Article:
If Kimberly Alford gets a call on one of her two cell phones while driving, she’ll either let it go to voice mail or pull over. She wishes others did the same.
“I do see a lot of people driving, using their cell phones, and you can see they’re not paying attention,” Alford said. “You may have to drive more defensively because of that.”
One place she doesn’t have to worry as much is Yuma Proving Ground, the U.S. Army test facility in southwestern Arizona where she works in human resources. Drivers caught using cell phones without hands-free devices can get citations.
That gives Alford some peace of mind.
“I say just pull over,” she said. “It might just save somebody’s life.”
While lawmakers, other public officials and interest groups consider whether Arizona should bar drivers from using cell phones or from text-messaging while driving, military bases around the state already have such bans, following a 2005 Department of Defense directive. And military officials say their streets are safer because of it.
“Any time we can reduce distractions it’s good for drivers,” said Chuck Wullenjohn, a public affairs officer at Yuma Proving Ground.
“We know it’s working because we see people pulled over to the side of the road,” said Tanja Linton, spokeswoman for Fort Huachuca, an Army base in Sierra Vista.
Concerned about drivers being distracted in school zones and around the many pedestrians on base, Fort Huachuca began more aggressive enforcement of the ban earlier this year, Linton said. That includes citations with the possibility of a $50 fine and a court appearance not only for military personnel but contractors and visitors.
“When you start hitting people in the wallet they start paying attention,” Linton said.
It didn’t take long for Davis-Monthan Air Force Base in Tucson to follow suit, and the impact is easy to see, officials there said.
“Vehicle accidents have gone down,” said Senior Master Sgt. Todd Fuller, security forces manager at the air base. “Safety was the No. 1 factor behind this.”
As is the case at Fort Huachuca, those receiving citations at Davis-Monthan for cell phone use also accumulate points that, along with other infractions, can cost them driving privileges for a week.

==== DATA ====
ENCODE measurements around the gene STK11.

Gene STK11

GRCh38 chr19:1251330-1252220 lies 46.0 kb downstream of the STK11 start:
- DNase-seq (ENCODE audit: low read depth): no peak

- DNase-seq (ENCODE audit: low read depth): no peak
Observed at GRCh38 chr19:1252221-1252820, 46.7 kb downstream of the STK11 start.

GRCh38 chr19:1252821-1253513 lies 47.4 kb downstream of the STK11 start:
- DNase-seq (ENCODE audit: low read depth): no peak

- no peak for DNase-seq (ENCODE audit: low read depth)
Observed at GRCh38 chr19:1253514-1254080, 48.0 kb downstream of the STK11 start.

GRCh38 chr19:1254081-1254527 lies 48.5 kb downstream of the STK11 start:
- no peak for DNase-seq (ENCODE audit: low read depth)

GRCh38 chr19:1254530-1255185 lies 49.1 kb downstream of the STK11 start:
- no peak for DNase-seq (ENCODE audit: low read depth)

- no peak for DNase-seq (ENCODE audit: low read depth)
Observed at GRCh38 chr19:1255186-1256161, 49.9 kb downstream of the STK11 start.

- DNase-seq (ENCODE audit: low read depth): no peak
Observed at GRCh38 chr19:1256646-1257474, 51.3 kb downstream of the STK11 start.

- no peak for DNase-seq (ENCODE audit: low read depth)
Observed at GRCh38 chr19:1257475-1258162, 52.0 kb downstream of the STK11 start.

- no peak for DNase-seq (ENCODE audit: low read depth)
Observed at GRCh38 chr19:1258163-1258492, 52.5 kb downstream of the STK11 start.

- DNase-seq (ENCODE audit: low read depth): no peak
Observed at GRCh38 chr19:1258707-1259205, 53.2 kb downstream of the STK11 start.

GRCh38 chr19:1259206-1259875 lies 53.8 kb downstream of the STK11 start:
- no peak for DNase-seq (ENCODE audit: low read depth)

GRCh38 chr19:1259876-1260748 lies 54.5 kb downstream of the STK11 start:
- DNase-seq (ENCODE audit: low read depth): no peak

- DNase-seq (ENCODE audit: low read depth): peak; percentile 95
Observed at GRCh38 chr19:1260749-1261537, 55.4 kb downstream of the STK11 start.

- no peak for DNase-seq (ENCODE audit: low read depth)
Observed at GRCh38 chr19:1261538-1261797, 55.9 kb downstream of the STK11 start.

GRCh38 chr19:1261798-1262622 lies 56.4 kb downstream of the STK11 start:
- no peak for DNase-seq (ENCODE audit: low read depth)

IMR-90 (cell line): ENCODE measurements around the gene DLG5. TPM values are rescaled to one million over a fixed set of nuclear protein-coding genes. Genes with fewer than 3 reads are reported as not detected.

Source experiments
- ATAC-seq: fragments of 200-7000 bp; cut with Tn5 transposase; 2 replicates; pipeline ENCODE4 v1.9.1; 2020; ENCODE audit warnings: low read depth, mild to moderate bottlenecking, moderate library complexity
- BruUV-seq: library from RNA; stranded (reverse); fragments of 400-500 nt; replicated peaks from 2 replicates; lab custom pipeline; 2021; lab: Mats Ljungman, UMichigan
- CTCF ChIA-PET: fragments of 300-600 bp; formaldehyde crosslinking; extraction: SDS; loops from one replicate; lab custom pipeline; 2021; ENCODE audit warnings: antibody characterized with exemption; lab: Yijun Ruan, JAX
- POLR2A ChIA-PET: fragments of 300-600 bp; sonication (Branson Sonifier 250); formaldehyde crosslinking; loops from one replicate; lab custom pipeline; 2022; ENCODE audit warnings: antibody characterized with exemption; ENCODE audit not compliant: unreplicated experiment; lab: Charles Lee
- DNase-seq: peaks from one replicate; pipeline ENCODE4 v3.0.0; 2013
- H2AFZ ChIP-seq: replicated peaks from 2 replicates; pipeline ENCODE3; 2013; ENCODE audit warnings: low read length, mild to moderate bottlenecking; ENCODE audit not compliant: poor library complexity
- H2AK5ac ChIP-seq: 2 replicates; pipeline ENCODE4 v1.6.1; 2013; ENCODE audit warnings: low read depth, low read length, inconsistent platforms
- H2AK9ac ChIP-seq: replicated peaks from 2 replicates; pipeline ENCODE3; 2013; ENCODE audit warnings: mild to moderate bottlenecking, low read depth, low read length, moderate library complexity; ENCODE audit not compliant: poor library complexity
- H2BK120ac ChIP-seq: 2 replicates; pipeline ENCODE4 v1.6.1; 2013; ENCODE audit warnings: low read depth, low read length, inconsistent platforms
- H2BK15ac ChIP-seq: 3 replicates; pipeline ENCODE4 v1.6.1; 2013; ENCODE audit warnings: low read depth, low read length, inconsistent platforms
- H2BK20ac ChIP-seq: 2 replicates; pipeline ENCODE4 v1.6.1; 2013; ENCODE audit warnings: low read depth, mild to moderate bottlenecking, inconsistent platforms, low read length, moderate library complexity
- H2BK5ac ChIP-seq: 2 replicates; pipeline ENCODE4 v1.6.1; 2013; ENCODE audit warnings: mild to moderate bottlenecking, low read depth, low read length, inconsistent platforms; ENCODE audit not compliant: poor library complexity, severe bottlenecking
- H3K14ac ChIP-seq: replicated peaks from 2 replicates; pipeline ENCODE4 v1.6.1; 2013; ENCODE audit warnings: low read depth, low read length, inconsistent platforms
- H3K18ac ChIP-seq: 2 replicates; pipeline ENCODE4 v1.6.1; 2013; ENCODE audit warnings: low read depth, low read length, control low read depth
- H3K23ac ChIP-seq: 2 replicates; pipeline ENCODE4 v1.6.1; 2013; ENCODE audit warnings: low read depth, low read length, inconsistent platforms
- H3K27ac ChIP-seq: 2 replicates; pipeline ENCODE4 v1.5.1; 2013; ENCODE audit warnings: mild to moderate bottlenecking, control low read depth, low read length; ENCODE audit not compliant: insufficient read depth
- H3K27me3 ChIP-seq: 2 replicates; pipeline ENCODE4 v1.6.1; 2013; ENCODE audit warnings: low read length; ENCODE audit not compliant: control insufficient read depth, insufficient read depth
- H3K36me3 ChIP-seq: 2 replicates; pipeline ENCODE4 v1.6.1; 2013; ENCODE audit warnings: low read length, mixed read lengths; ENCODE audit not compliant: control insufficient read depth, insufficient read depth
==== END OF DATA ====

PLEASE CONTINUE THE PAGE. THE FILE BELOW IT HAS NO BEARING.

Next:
“We’ve seen a drastic reduction in cell phone use while driving _ having to walk through the installation for seven days seems to be a pretty good motivation,” said Master Sgt. Jeffrey Ward, operations superintendent at Davis-Monthan.
State Sen. Al Melvin, R-Tucson, a Marine Corps veteran, said the military directive is a smart idea and is an example for the rest of Arizona.
“It’s so sad how many people die every year,” he said of cell phone-related crashes.
Melvin introduced legislation in this year’s session to ban text-messaging while driving, but the full Senate voted it down. He plans to try again during the 2010 session and is optimistic the bill will pass.
Melvin said he’d prefer a law requiring hands-free devices for drivers using cell phones, similar to the military ban, but said the measure has a better chance of passing by focusing on text-messaging.
“I look at it as a safety issue,” he said. “It makes sense, and I feel confident that sanity will prevail.”
A recent study by Virginia Tech found that those who text while driving are 23 times more likely to be in crashes.
Nineteen states and the District of Columbia ban texting while driving, and six states plus the District of Columbia require drivers to use hands-free devices for cell phones, according to the Governors Highway Safety Association.
While drivers zipping along East McDowell Road in Phoenix have no such restrictions, those turning into the Arizona National Guard’s headquarters will get an earful from Army Staff Sgt. Jedrek Correa, who mans the gate, if they’re talking on cell phones. The Department of Defense policy applies there too.
Even though signs warn against cell phone use in large type, Correa said he has to ask 25 to 30 percent of drivers to hang up.
“I won’t let them in until they’re off the phone,” he said. “I tell them, ‘I’ll wait until you’re done.'”
At Luke Air Force Base in Glendale, using a hands-free device has become second nature for die-hard cell phone users, said Justin Oakes, chief of media.
“We move so frequently from installation to installation using them is almost an involuntary action,” Oakes said. “It’s just a habit. And we’ve had zero accidents so far this year.”